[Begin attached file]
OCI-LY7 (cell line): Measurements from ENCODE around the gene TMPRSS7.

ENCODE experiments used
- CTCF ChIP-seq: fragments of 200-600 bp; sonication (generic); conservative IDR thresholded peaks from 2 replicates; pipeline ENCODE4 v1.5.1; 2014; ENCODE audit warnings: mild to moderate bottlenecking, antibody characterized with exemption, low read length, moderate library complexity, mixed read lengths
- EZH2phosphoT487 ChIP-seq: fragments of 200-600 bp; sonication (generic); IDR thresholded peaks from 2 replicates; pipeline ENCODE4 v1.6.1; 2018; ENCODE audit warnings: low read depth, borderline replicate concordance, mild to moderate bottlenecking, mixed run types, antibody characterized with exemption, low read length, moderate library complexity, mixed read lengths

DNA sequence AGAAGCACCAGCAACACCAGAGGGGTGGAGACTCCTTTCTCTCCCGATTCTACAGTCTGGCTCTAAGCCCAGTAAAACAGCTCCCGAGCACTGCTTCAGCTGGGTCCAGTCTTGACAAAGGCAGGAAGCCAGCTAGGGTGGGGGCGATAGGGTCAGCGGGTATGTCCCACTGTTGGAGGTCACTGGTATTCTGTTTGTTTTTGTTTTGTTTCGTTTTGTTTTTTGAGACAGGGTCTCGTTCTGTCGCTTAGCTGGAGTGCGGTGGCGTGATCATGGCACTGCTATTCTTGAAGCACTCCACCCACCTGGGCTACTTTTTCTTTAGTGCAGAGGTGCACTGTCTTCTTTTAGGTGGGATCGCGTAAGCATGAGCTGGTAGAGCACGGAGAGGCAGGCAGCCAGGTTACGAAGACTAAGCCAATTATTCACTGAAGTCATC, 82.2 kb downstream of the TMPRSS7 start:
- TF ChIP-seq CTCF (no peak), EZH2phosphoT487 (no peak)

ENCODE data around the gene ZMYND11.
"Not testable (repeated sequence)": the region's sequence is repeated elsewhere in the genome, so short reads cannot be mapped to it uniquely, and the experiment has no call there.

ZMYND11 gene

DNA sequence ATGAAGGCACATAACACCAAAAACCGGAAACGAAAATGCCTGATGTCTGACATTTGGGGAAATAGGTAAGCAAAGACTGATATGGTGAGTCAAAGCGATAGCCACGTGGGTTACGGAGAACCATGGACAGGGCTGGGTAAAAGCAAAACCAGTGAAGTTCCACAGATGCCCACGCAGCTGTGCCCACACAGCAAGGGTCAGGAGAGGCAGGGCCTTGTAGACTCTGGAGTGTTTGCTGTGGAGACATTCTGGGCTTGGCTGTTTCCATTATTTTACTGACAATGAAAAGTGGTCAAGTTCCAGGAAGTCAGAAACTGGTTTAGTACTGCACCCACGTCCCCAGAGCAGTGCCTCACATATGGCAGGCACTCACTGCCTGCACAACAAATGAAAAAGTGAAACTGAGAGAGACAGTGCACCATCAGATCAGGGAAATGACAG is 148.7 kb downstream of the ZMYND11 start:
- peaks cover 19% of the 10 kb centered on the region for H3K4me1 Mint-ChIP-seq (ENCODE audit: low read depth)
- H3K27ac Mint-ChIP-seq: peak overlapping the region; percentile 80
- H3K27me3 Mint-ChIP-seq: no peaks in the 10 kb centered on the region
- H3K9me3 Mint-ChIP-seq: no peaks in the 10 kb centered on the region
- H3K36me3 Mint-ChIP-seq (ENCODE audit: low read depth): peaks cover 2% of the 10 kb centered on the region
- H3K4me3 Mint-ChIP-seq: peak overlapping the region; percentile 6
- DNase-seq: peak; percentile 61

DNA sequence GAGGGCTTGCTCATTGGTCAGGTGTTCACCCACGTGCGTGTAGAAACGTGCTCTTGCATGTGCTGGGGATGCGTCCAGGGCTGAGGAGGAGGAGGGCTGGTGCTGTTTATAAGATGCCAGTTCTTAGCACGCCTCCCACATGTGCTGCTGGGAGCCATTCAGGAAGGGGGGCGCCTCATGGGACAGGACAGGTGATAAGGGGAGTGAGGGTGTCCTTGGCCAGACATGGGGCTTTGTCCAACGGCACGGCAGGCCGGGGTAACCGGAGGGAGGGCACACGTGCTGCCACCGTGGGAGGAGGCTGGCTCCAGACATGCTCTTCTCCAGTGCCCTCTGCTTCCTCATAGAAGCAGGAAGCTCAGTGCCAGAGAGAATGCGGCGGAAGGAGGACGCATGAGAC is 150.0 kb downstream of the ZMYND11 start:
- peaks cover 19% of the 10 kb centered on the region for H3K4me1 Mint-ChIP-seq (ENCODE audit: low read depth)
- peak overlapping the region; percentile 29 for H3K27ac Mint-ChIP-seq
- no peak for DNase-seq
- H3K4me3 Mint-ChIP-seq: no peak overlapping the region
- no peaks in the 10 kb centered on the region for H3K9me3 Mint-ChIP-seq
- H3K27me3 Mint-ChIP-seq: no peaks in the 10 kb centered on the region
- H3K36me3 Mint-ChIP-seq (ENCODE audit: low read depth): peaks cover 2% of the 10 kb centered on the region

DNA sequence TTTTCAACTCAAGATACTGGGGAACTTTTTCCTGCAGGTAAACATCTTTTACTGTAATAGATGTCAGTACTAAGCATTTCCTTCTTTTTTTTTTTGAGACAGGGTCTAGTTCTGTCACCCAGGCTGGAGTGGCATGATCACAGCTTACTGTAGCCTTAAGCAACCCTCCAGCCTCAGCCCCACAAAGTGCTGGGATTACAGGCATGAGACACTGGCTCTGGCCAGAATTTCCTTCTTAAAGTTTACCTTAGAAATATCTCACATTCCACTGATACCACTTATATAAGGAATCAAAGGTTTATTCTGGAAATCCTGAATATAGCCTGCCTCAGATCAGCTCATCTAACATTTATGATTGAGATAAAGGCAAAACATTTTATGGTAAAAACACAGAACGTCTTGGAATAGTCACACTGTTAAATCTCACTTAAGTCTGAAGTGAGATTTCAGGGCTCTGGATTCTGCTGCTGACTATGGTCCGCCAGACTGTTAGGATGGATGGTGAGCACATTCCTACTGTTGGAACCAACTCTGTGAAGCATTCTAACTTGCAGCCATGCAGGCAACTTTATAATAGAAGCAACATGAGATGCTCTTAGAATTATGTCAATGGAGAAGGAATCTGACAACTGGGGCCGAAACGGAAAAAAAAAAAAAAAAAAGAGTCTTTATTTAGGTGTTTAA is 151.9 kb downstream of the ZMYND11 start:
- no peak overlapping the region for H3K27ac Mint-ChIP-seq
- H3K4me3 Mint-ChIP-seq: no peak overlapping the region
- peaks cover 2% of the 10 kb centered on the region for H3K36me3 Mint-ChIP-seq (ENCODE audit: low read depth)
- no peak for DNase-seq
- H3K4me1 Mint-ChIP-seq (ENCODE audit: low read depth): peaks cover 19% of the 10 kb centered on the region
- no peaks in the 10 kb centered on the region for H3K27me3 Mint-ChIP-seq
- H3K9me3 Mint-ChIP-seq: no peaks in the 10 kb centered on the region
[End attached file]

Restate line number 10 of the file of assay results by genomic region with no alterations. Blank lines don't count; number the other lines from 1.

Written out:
DNA sequence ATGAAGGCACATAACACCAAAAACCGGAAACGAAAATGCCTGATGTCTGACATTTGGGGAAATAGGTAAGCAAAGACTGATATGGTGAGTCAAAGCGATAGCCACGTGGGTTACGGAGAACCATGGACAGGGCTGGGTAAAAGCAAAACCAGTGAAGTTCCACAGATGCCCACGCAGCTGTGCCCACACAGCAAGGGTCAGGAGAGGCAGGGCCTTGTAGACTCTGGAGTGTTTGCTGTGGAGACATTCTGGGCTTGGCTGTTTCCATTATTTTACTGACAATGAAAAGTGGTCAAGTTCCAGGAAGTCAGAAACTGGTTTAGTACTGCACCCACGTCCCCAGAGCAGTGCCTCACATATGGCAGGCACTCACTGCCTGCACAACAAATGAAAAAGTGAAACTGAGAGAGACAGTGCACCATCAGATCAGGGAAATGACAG is 148.7 kb downstream of the ZMYND11 start: